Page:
Readers Write: Telemedicine Is Just Medicine
By Teri Thomas
Telemedicine. MHealth. Remote healthcare. What’s the best term for a given use case? A large portion of my job is focused on it, yet my answer is, “I don’t much care what term you use.”
Well, I guess I care a little if I see confusion getting in the way of progress. Don’t get me wrong — I’m glad that nobody has been saying “mMedicine” yet (would that be like, “mmm…medicine” or “em-medicine?”) I don’t love “virtual health” as it makes me wonder if I watch lots of exercise shows and raw food infomercials, could I get virtually healthy?
Defining telemedicine as a subset of telehealth related to direct care at a distance vs. provision of healthcare-related services at a distance, while correct—who cares? Consider if when indoor plumbing was new, people discussed “s-water” (out of a stream), vs. “i-water” (from in the home). I guess i-water would be better than p-water from pipes (it’s OK to giggle a little — be a middle-schooler for a minute). We care about perhaps three factors:
- Is it modified/sparkling/flavored?
- Do we have to pay for it (bottled water vs. tap water)?
- Is it clean enough to drink?
Medicine is medicine. Healthcare is healthcare. It’s care: good, bad, and a ton in the middle. Yet I hear murmurs like, “Telemedicine isn’t good quality healthcare.” That’s like saying tap water isn’t good enough to drink because you’ve spent time in Flint.
Good quality care isn’t determined by the location of the provider or patient. Care can be done very well without requiring the patient and the clinician to be in the same room. It can also be done very poorly. Probably the majority of it — just like when the doctor and patient are together in a room — is not perfect, not bad, and mostly OK.
Not every type of visit is appropriate over video, but many types are. In dermatology, providers have been using photos for decades. Camera cost and image resolution have dramatically improved so that even inexpensive systems can provide more image detail than a physician with the sharpest of vision. Stethoscopes, lights, cameras, video connections, telephones—all are tools to help us practice medicine better. Sometimes the tools work great and are helpful and sometimes not.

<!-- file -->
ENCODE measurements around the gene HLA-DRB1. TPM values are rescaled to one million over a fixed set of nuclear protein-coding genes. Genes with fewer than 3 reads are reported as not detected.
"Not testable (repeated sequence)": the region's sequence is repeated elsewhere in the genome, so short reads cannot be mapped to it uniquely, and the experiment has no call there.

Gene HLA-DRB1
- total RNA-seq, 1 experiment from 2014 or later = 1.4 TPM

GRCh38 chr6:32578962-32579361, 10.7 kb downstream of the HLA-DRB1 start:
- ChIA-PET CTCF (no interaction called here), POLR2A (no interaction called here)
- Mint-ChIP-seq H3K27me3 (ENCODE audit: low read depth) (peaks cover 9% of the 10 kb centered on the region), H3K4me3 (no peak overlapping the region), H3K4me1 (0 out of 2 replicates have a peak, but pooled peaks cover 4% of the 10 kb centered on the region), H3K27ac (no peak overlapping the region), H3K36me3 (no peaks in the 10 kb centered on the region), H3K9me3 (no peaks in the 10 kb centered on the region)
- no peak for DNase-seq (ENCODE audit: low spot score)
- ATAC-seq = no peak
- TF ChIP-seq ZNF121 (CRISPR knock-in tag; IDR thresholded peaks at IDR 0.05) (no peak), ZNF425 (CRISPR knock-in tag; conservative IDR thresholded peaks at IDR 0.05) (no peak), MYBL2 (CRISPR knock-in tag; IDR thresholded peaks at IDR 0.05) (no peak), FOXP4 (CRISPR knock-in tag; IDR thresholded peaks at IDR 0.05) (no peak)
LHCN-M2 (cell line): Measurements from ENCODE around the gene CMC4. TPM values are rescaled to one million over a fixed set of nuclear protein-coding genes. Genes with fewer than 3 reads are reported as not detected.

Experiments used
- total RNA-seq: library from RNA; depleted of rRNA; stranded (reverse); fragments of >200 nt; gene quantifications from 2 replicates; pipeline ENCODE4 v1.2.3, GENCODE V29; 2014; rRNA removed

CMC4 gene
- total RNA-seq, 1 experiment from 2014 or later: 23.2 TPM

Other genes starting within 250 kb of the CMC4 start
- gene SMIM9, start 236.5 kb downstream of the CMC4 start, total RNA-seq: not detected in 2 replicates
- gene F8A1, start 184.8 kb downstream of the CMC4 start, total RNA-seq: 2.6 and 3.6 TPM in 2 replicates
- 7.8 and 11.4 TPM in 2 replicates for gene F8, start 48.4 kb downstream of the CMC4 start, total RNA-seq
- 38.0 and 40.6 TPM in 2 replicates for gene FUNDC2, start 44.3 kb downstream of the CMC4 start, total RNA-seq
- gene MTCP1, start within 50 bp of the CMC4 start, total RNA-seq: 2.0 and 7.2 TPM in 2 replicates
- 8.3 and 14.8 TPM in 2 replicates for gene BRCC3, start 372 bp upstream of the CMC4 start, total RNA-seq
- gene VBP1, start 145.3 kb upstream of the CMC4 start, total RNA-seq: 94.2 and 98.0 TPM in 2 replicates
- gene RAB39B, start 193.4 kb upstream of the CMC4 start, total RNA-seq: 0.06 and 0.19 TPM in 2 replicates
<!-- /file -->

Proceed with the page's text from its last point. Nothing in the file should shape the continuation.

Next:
If the Internet connection is slow or the battery dies, quality is impacted. But think for a minute about the impact on quality of care for the physician who had an extra-complex first appointment and is running an hour or more behind. The patients are stacking up and getting upset about their wait times. The clinic day is lengthening. The pressure to catch up mounts. Finally, consider the patient taking off work, driving to a clinic, parking, sitting in a waiting room with Sally Pink Eye, feeling at bored at best and anxious and angry at worst about their wait times.
How high of quality will that encounter be compared to the patient connecting with the provider from home or work? The patient didn’t have to drive, and even if waiting, likely they were in a more comfortable environment with other things to do.
Keep in mind that if the patient were physically there in the dermatology office and the lights went out or the dermatologist’s glasses were suddenly broken, it would be very hard to provide a quality exam. For a remote derm visit, if you can ensure reliable “tool” quality (history from the patient and/or GP, high enough resolution video/images, clear audio), why should there be a care quality concern? Yet these kinds of “visits” — heavily image-focused encounters — are still traditionally accomplished by asking a patient come to the provider.
Thank you to Kaiser and other telemedicine leaders for providing us with the validating data: remote visits can be done with high quality, lower costs, and positive quality care and patient satisfaction outcomes. On behalf of patients who are increasing expecting more convenient care, healthcare providers who are hesitant — please invest in video visit technology and seek opportunities to provide more convenient care for your patients. Payers, please recognize that this is in everyone’s best interest and start financially rewarding those providers.
Teri Thomas is director of innovation for an academic medical center.